Cultural product – what people in a culture make
Cultural practice – what people in a culture do
Since the 19th Century the things we do and
produce in our culture have been separated
into two categories.
High and Low Culture
Scared both by working-class revolutionary
movements in Europe and the increasing
financial power of the middle-classes in 19th
For Arnold, exposure to the ‘best that has been
thought and said’ would civilise people. So a
section of British cultural production was
separated from culture in general and called
Wrote Culture and Anarchy
Because the poor and middle-classes could not
read Greek, Arnold chose the best of British
culture as a way of civilising the masses.
Exposure to this would make them cultured
and less likely to want to have a revolution.
Cultural products: Shakespeare, Chaucer etc.
Cultural practices: Theatre, Ballet, Opera,
The idea develops that exposure to these things
made you a ‘better’ person.
All aspects of British culture that were not
included as High Culture were classes
inevitably as Low or Popular Culture.
Very quickly it became accepted that the
cultural practises of the working-classes were a
These ideas filter into the education system.
We study high culture in schools but
low/popular culture is seen as a bad thing to
Leavis developed Arnold’s ideas while teaching
at Cambridge University.
Came up with the idea of a ‘canon’ of the best
Studying this made you a better person
He was the first to study popular culture
(Scrutiny) but as a warning of its dangers.
The Great Tradition
‚After Auschwitz there
can be no more poetry.‛
Theodore Adorno – a Marxist critic. Argued
that the commandants of the concentration
camps were ‘cultured’ men.
Their acts of utter evil meant the idea that there
was a link between high culture and moral
goodness was destroyed.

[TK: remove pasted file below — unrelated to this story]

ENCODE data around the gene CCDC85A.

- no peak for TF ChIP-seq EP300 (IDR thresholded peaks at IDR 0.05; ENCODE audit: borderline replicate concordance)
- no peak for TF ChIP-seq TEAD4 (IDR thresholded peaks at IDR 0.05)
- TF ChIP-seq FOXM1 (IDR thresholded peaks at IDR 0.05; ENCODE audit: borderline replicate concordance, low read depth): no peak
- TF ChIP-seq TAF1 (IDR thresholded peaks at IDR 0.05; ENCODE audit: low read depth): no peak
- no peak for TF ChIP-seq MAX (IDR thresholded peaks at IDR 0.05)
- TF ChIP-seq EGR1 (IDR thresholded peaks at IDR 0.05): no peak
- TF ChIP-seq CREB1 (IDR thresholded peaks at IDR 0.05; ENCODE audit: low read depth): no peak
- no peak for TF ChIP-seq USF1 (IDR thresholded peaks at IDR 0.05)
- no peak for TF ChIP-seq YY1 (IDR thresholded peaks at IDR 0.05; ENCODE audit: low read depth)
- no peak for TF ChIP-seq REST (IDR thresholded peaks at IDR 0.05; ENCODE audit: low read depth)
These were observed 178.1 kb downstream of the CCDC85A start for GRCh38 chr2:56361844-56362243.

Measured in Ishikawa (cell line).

Adorno was part of a group of thinkers called
the Frankfurt School.
Like Leavis they hated popular culture
They saw it as bland repetitive rubbish
produced by the huge capitalise culture
It numbed the masses into accepting their
exploitation by distracting them with trashy
pop and genre fiction.
Popular culture as the
After the Second World War the first generation
of working-class schoolboys to attend the new
grammar schools went to Oxford and
They began to question the dismissive attitudes
towards the popular culture they had grown
Cambridge in the 1950s
Influential theorist – working class Welsh
Argued that we have to consider popular culture
if we are to understand a culture as a whole.
Popular culture is part of the cultural
conversation of a society (soap operas etc.)
Distinguished between Mass Culture and Folk
Mass = cynically produced by huge corporations to
appeal to the masses and make money from them
Folk culture = emerges organically from the
experience of the lower classes (folk music, street
dance, football etc)
So people realised that we cannot just dismiss
In the 1970s thinkers began to take it seriously
Subjects such as media studies, communication
studies, cultural studies appear on the
curriculum alongside the traditional High
The birth of the subject
Postmodern ways of looking at cultural
production saw no need to divide it into high
and low and say one should be taught as it
made you a better person, and the other
resisted as something bad.
It took popular culture seriously – Hollywood,
comics, pop music, shopping (communication
Postmodern cultural forms refused to be split
into high or low – Pavarotti on TOTP? Bob
Dylan studied at university?
Postmodernism and Culture